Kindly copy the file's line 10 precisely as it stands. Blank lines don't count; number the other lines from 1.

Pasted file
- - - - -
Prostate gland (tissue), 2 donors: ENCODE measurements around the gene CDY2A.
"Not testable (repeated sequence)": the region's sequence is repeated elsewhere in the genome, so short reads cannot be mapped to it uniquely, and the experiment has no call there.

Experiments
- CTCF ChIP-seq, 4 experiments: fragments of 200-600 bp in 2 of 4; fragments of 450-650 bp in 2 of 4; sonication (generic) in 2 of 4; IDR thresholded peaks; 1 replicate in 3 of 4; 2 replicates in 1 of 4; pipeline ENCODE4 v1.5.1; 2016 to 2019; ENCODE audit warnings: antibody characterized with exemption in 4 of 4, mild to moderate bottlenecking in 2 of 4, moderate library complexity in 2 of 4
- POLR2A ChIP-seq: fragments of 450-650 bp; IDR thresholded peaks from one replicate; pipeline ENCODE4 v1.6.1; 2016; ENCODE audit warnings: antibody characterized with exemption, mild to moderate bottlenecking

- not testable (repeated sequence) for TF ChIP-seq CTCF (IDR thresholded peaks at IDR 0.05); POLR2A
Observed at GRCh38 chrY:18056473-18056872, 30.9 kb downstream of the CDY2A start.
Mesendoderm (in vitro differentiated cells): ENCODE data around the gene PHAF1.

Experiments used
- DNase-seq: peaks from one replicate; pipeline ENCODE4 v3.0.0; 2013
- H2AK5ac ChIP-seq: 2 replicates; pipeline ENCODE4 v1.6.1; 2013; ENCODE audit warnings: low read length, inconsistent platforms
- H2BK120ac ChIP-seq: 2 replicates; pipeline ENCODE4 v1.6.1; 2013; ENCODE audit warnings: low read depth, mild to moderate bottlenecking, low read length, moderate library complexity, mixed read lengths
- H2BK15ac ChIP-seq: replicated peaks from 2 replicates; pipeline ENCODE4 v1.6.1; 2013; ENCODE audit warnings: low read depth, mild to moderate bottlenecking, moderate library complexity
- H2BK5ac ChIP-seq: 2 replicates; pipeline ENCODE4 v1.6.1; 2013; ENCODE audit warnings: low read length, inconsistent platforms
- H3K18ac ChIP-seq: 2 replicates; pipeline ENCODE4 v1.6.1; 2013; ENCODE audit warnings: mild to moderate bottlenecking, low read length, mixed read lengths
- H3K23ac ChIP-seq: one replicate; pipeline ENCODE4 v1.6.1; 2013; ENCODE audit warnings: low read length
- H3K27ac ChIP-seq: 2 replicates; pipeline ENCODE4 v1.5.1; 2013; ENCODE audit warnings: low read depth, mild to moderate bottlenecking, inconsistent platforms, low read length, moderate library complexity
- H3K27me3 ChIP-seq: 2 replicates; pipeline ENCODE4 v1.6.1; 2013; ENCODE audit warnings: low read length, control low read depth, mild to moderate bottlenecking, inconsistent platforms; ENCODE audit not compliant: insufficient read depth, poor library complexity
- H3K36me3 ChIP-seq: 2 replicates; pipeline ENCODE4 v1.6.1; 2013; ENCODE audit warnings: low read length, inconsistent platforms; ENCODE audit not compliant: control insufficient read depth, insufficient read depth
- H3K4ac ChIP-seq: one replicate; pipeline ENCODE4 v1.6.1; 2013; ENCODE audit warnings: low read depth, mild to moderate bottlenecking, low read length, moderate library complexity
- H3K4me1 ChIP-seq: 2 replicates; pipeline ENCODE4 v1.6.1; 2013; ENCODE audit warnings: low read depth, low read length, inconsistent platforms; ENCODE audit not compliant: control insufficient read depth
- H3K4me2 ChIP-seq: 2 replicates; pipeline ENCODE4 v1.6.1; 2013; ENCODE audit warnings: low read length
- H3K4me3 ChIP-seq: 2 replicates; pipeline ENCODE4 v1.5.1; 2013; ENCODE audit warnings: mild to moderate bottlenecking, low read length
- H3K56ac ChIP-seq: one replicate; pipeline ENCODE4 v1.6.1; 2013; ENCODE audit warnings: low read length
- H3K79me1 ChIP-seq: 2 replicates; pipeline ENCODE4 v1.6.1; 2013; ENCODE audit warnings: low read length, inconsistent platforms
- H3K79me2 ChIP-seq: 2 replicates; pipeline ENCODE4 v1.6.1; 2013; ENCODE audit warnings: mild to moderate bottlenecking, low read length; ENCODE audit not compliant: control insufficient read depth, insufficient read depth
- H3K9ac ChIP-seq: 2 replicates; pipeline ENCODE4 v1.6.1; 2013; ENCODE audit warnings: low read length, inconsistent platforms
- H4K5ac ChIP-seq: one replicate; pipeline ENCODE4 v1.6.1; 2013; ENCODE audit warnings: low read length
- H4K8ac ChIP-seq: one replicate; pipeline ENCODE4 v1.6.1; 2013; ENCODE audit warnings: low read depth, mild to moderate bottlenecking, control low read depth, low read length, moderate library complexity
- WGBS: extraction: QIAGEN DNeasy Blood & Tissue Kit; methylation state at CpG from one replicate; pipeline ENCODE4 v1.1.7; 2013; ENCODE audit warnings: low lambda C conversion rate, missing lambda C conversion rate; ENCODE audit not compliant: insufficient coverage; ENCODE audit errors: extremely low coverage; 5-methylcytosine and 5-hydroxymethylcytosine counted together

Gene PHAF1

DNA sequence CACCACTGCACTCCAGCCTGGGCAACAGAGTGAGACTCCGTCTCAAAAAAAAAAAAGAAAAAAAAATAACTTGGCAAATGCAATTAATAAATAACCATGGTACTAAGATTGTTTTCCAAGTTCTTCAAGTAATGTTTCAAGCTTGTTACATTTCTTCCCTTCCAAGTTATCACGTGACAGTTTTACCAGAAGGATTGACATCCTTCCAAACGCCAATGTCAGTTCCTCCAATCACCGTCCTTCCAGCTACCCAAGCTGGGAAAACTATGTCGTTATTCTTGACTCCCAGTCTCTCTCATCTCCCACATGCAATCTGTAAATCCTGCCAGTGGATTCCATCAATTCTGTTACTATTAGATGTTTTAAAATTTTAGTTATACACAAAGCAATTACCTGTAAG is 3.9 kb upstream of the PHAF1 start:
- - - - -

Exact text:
- DNase-seq: peaks from one replicate; pipeline ENCODE4 v3.0.0; 2013